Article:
Dubai is seen as a “no-tax” emirate, with lots of connections to the rich in India. Dubai has a network of treaties with other country in that taxation is only done in the “contracting” country, not both countries, which make it an even more advantageous place to do business. This can get a little bit complicated as some countries also have provisions to allow double taxation with their dealings with Dubai. Dubai is one of the seven emirates of the United Arab Emirates (UAE), and is a key location to do business with India and countries further east.
As usual, the tricks of the trade include setting up shell companies to conceal the ownership of offshore trusts and companies.
Dubai has one of the world’s largest free-trade zones and first-class infrastructure, much of it brand-new. It has no “Mutual Legal Assistance Treaties” or other information exchange agreements with the U.S. Further, Dubai has not yet agreed to the OECD’s “harmful tax competition” initiative.
Dubai is a good choice for companies setting up distribution channels in Europe, the Middle East, Africa, and Asia. It’s worth considering for a bank account Residence permits are easy to acquire. The government of Dubai has assured the business community that it has no intention of instituting any taxes. This is despite the recent institution of income and other taxes in big brother country Saudi Arabia, after it joined the World Trade Organization (WTO). About the closest Dubai has gotten to taxing is an initiative to have sales tax on the purchase of tobacco products.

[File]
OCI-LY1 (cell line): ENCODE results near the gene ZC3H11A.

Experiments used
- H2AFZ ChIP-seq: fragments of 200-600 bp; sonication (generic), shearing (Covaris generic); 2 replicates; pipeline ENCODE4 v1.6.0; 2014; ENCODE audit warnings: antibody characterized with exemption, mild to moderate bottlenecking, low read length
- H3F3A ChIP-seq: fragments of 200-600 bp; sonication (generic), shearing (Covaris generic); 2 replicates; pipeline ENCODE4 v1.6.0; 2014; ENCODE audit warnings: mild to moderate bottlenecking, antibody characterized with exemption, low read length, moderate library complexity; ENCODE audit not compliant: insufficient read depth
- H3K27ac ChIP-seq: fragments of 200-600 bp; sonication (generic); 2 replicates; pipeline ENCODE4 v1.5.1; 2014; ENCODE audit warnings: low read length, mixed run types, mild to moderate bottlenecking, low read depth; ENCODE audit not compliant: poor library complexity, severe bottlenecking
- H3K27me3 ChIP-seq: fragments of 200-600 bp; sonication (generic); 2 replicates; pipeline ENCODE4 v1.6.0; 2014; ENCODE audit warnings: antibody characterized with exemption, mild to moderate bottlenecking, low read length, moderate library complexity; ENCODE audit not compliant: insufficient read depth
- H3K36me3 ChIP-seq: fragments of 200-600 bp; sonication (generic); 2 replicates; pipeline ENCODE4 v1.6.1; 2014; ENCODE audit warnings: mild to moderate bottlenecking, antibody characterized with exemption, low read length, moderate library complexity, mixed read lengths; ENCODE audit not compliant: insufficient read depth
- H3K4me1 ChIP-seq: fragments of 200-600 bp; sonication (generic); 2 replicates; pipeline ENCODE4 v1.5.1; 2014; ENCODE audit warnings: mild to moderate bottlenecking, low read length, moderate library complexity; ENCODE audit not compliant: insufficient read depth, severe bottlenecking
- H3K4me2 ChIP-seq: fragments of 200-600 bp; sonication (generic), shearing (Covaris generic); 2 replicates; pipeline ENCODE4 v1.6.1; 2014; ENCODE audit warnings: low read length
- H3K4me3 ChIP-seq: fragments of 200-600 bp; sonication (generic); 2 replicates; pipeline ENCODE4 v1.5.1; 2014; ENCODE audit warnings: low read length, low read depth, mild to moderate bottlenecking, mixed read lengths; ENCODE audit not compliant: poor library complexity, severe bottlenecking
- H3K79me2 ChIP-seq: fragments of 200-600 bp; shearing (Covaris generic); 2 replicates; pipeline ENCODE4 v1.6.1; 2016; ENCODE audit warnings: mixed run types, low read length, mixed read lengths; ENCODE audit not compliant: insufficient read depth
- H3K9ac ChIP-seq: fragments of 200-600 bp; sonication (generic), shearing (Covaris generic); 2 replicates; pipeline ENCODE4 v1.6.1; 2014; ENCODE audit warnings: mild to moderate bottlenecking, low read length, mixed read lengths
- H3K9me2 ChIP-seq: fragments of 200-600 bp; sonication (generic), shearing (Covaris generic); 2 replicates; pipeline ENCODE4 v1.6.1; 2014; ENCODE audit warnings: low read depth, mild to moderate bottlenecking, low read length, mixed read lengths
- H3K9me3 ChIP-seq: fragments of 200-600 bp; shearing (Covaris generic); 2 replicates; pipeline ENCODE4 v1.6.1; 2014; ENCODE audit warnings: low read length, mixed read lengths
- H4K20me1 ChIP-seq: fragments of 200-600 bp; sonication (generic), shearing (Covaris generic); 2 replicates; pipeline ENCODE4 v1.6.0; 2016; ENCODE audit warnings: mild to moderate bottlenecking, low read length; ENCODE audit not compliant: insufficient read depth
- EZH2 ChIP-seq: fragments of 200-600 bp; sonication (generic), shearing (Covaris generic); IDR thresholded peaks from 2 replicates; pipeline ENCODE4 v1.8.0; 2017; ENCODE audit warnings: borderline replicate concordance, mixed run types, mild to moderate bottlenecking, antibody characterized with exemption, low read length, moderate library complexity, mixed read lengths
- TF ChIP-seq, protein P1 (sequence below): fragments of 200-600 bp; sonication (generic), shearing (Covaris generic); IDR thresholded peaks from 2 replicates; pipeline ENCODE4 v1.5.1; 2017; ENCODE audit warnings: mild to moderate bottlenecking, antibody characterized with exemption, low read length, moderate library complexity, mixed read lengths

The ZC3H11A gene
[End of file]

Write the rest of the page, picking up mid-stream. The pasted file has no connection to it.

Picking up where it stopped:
In addition, in September 2006, the Dubai government launched an initiative called the International Companies Registry that will let foreign investors to register offshore companies in the Ras Al Khaimah Free Trade Zone (RAK FTZ) with only a virtual registered agent presence, not a physical office. The objective is to promote Dubai as a tax haven like the Cayman Islands, the Isle of Man, and other famous entities. The CEO of the free trade zone, Osama Al Omari hopes to register 5,000 companies in the zone over the next couple of years. Three international law firms will check that companies are following anti-money laundering laws.
Prices to start an offshore corporation in Dubai are quite reasonable, and the charge for incorporating is about $5,000 with no necessity to actually travel to Dubai. Annual fees to the government of Dubai to maintain the corporation are $2500 per year. Other documents necessary include power of attorney, bank references and curriculum vitae of members of the corporation’s board of directors.